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Cold reception for Cyril Ramaphosa as ANC kicks off January 8 charm offensive with visits to traditional leaders

ANC president Cyril Ramaphosa. Picture: Ayanda Ndamane/African News Agency (ANA) Archives

ANC president Cyril Ramaphosa. Picture: Ayanda Ndamane/African News Agency (ANA) Archives

Published Jan 6, 2022

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Johannesburg - The ANC has started swarming the city of Polokwane and the entire Limpopo province to charm various structures of society ahead of its 110 birthday rally to be held on Saturday.

On Wednesday the governing party sent out its president, Cyril Ramaphosa, deputy president, David Mabuza, national chairperson, Gwede Mantashe and treasurer-general Paul Mashatile to speak to traditional leaders.

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However, the charm offensive did not quite go as planned as Ramaphosa was dressed down by unhappy traditional leaders in Sekhukhune who accused him of telling lies and making empty promises to them.

Speaking on behalf of the other traditional leaders before Ramaphosa's main address for the day, Kgoshi Kagoshi Phaahla said one of the promises made to them was in May 2017 and nothing has been done.

“Today, I am standing here without a single property being transferred. I am still asking myself what more lies are we going to hear today,” Phaahla said, leaving Ramaphosa who was seated on the main podium a bit embarrassed.

It was not clear what exactly the promise was as Phahlaa only said there was a promise to transfer properties to them. Also making the promise confusing was that it was made in 2017 and Ramaphosa at that was deputy president to former president Jacob Zuma.

Speaking after Phahlaa, Ramaphosa denied that the leaders were lied to and he added that the process to get traditional leaders vehicles was “under way”.

For Mabuza, things went quite as planned when he addressed a group in Polokwane. He told the group that all the country’s traditional leaders should henceforth get equal treatment.

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“We have come to a point where we should normalise the disparities that are there in terms of the services we offer to our traditional leaders. KZN is doing something else, Mpumalanga is doing something else, North West is doing something else. The treatment is not the same. We have come to a point where we must normalise these services that we deliver to traditional leaders,” Mabuza said.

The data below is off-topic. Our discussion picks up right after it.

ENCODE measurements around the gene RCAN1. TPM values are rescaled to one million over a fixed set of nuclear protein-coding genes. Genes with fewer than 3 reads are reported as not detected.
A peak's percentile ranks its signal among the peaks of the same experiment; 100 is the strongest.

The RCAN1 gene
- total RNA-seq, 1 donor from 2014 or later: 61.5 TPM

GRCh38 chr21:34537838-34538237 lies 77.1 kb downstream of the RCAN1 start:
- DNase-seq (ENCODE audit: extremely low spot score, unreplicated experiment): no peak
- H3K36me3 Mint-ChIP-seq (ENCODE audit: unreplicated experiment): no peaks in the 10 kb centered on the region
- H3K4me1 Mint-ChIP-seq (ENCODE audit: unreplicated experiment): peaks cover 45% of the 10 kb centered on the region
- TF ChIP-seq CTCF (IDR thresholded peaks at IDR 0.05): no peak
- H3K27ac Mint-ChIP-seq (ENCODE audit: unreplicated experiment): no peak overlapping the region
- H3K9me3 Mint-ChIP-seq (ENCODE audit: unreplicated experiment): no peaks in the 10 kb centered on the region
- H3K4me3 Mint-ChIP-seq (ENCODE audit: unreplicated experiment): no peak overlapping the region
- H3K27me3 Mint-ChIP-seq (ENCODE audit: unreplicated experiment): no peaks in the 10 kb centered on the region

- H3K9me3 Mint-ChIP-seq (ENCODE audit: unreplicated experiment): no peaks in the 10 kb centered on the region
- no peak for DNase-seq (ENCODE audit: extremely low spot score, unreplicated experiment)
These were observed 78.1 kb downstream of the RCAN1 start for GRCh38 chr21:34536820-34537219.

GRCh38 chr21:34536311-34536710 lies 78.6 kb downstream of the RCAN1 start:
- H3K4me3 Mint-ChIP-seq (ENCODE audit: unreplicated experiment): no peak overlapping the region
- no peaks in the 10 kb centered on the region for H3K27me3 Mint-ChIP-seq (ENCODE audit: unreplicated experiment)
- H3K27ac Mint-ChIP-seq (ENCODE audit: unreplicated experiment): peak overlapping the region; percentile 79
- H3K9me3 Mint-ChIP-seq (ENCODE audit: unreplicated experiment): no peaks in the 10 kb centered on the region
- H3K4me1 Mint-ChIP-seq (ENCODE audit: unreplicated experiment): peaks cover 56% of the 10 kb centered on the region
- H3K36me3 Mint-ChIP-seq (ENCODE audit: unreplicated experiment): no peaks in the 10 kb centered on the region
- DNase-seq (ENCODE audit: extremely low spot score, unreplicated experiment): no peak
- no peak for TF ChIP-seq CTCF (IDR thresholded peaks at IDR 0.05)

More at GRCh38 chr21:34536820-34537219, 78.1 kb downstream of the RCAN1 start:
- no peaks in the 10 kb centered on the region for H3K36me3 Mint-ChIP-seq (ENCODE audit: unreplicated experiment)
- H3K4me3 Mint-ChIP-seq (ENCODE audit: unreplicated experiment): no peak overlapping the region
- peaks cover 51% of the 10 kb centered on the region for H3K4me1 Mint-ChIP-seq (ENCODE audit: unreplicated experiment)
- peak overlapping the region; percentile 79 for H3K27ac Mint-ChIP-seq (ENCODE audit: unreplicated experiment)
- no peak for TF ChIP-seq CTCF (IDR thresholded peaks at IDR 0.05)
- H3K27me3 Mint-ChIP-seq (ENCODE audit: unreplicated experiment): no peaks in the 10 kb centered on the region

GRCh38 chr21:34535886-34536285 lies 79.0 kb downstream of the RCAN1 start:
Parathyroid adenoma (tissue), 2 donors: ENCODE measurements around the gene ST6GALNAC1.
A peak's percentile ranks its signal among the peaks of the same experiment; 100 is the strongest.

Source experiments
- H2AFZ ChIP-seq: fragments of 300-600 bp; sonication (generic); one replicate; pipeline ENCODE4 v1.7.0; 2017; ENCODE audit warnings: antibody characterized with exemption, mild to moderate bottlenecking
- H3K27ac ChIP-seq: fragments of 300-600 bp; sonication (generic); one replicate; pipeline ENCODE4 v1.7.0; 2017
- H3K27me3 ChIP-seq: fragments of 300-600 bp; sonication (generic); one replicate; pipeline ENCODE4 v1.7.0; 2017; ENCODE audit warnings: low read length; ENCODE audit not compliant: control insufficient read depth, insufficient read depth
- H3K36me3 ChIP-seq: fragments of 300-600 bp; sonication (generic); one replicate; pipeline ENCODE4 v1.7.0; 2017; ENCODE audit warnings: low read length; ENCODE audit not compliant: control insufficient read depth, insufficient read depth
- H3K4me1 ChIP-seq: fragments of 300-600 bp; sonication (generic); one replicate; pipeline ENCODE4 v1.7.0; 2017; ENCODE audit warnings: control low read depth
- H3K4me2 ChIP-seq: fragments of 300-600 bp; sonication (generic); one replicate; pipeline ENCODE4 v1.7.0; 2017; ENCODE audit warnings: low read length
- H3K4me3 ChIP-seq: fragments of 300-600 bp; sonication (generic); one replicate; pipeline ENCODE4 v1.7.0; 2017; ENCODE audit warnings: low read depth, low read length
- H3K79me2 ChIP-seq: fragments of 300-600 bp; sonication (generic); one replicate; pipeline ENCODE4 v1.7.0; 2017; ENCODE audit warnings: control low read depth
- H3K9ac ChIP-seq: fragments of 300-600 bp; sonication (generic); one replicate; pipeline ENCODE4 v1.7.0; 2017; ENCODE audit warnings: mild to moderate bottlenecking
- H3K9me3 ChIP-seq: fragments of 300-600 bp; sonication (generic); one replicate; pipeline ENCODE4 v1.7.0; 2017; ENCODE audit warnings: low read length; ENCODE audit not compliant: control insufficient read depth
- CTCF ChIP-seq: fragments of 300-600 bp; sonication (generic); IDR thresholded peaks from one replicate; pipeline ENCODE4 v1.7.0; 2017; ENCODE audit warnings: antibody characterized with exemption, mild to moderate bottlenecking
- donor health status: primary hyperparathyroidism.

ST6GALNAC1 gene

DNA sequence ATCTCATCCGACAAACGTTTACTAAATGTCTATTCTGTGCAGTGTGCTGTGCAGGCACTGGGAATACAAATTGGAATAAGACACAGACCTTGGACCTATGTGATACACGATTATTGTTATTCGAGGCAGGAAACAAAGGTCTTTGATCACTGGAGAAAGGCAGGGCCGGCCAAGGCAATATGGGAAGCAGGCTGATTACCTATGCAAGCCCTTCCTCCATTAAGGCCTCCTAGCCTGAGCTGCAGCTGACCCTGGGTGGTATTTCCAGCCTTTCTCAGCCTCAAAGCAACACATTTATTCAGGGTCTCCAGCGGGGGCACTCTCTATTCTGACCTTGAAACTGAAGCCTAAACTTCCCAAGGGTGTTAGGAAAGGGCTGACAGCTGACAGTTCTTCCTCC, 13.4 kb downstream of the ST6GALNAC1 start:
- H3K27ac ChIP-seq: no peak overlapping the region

That was in an apparent reference to long-standing grumblings by other traditional leaders that the Zulu monarch was given a better budget (over R60 million a year) and treatment when compared with the others.

Furthermore, Mabuza told the leaders he would from next month start a campaign to reconnect with them.

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“I am going to do that starting with Limpopo province. And my date will be February. I will start that long journey to reconnect with the traditional leaders, allow the traditional leaders to vent their problems because they are part and parcel of this family. We still respect you as our leaders, we still remain your subjects. You must never at any stage doubt our allegiance and our support to you.

“But remember we are running a government, which we must run together, and this government is a government of the people, by the people and it works for the people. We are happy to be reminded where we are at fault, where we make mistakes, we are open to being corrected,” he said.

Asked by journalists later on whether he would be contesting again in the party’s December conference, Mabuza downplayed it saying it would be a decision of the party’s branches.

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“That is the decision of the branches of the ANC as to who will lead them. It’s not my decision whether I want to come back or not and it is not my wish. It’s about the will of the people. The ANC is leading government and has to be responsible for the resources of the country.”

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Political Bureau

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